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Illinois appeal court affirms workers’ compensation award for psychological injury

| Jul 12, 2014 | Workers’ Compensation

According to the Occupational Safety and Health Administration, more than four million workers suffer work-related injuries every year in the U.S. Not all occupational injuries, however, are visible. In addition to physical injuries, such as a broken leg or strained back, employees in Illinois, and elsewhere, may also develop psychological injuries, including depression, anxiety and post-traumatic stress disorder, as a result of their employment.

Workers’ comp coverage of psychological injuries in Illinois

Under the Illinois Workers’ Compensation Act, workers’ psychological injuries may also be eligible for workers’ compensation benefits, including coverage of associated medical costs, mental and rehabilitative therapy, and disability pay. In order to be compensable, psychological injuries must fall under one of two categories – mental-physical or mental-mental.

Mental-physical injuries are those that are related to, or caused by, a physical injury, such as worker who develops depression as the result of having suffered a debilitating back injury in a work accident. To be considered mental-mental, psychological injuries must be the result of a “sudden, severe emotional shock” that can be tied to a specific location, date, time and cause. For example, a store clerk who develops PTSD after a robbery in the workplace may be eligible for benefits.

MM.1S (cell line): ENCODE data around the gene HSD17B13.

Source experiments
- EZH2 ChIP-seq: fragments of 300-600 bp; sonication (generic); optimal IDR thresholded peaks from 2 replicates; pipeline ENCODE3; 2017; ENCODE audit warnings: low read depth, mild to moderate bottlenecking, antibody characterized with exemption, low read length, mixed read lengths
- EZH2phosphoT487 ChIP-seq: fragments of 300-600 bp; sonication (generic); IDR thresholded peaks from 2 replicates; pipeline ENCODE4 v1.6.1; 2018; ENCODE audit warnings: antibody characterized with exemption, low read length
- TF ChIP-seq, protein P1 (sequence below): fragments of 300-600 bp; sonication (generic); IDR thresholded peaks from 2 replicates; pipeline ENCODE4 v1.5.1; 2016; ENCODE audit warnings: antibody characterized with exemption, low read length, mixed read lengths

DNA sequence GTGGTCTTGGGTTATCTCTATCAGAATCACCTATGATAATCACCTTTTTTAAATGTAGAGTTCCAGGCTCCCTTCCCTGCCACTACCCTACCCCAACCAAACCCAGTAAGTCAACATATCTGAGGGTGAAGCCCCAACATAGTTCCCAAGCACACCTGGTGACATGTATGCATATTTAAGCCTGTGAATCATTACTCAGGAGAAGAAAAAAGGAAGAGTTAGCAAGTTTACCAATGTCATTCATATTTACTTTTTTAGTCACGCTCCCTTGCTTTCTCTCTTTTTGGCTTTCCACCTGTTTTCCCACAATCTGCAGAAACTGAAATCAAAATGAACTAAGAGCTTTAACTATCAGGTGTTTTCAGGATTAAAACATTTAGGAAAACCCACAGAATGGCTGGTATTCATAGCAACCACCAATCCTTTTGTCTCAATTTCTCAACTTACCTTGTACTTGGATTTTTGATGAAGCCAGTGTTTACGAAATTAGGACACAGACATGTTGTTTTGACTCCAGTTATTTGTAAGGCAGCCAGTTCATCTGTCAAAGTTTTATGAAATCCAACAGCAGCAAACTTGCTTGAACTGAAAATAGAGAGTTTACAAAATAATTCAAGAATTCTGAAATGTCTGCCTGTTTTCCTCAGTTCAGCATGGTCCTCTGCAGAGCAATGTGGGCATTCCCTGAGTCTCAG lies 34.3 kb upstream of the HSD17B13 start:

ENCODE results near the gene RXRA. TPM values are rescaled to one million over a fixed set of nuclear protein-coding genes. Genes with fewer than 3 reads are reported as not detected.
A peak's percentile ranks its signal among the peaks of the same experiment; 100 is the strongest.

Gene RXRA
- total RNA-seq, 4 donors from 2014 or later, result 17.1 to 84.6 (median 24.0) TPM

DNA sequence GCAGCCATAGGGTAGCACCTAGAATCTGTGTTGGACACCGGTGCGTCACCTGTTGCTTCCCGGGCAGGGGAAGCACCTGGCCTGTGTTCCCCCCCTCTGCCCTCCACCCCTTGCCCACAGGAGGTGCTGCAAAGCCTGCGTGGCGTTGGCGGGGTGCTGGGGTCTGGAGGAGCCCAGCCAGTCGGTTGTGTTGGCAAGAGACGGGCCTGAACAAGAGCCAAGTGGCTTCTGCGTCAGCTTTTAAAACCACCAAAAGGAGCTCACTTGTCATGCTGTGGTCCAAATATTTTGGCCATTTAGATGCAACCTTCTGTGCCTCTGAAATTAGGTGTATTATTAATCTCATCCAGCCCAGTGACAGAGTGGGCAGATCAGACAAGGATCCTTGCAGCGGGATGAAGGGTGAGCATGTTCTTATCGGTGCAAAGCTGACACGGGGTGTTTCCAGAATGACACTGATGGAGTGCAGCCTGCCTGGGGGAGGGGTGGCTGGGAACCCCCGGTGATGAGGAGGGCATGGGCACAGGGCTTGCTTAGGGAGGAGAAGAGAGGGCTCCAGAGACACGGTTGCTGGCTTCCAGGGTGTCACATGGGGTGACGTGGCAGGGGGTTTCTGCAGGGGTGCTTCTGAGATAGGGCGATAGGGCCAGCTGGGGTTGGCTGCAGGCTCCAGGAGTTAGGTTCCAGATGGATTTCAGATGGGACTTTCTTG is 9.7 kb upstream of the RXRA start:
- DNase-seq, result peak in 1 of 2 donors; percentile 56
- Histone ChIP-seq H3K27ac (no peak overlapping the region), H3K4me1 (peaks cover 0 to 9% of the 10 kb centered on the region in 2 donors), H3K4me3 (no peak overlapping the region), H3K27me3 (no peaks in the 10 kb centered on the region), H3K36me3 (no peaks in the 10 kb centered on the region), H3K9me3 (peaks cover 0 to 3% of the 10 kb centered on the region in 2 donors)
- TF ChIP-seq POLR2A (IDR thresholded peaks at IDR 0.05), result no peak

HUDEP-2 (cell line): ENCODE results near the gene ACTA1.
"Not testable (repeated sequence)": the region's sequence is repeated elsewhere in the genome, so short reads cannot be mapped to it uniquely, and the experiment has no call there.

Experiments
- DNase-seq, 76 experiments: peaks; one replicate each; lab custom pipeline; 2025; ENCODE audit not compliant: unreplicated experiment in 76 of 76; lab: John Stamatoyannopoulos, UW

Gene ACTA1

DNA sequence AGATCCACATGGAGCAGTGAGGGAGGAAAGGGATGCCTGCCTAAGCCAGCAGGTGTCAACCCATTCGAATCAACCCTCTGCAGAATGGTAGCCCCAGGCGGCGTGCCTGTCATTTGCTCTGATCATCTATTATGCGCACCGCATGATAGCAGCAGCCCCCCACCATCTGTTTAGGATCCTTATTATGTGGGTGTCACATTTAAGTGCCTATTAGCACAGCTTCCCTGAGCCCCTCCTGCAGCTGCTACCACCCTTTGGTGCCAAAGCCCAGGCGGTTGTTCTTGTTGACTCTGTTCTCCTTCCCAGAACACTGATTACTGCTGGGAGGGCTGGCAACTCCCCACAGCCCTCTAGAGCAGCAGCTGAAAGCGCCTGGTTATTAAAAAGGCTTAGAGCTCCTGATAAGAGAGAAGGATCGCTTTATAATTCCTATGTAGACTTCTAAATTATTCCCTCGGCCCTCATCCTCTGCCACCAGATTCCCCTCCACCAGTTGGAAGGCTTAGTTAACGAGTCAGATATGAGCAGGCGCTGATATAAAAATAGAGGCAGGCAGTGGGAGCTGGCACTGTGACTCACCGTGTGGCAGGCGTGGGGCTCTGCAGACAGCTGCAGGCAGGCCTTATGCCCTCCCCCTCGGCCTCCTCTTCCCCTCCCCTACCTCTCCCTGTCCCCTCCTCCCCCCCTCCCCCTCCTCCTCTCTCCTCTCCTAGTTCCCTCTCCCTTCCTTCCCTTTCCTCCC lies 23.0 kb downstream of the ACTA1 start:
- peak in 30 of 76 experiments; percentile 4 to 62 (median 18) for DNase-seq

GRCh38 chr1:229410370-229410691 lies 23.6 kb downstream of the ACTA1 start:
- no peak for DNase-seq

Illinois appellate court decision

Following an accident in which she struck and killed a man while she was driving a bus for the Chicago Transit Authority, a 51-year-old woman claimed to suffer psychological injury. She reported feeling depressed and having trouble sleeping, in addition to having flashbacks to seeing the victim lying in the street.

The woman was diagnosed by a clinical psychologist as having an adjustment disorder, depressed mood and mixed anxiety, all of which the physician indicated were the result of the shock of the accident. Despite that diagnosis and opinion, the woman’s former employer denied her benefits on the basis that she was not eligible because she had not sought treatment until two months after the accident. The Illinois Workers’ Compensation Commission found in favor of the worker, and awarded her benefits, a decision that was appealed by the Chicago Transit Authority.

The Illinois appeals court affirmed the workers’ compensation award for the woman’s psychological injury, and, in doing so, possibly for future workers in similar cases. The court determined that, based on a previous ruling, the woman met all of the requirements to prove that her condition was brought on by the fatal accident. It also found that a case the employer had pointed to, as precedence that the woman had to prove the injury was immediately noticeable, did not apply because the situations were not similar.

Seek legal counsel

Claims for psychological injuries can be difficult to prove. People who have suffered a psychological injury on the job may find it of benefit to discuss their situation with an attorney to understand their rights and the responsibility of their employers.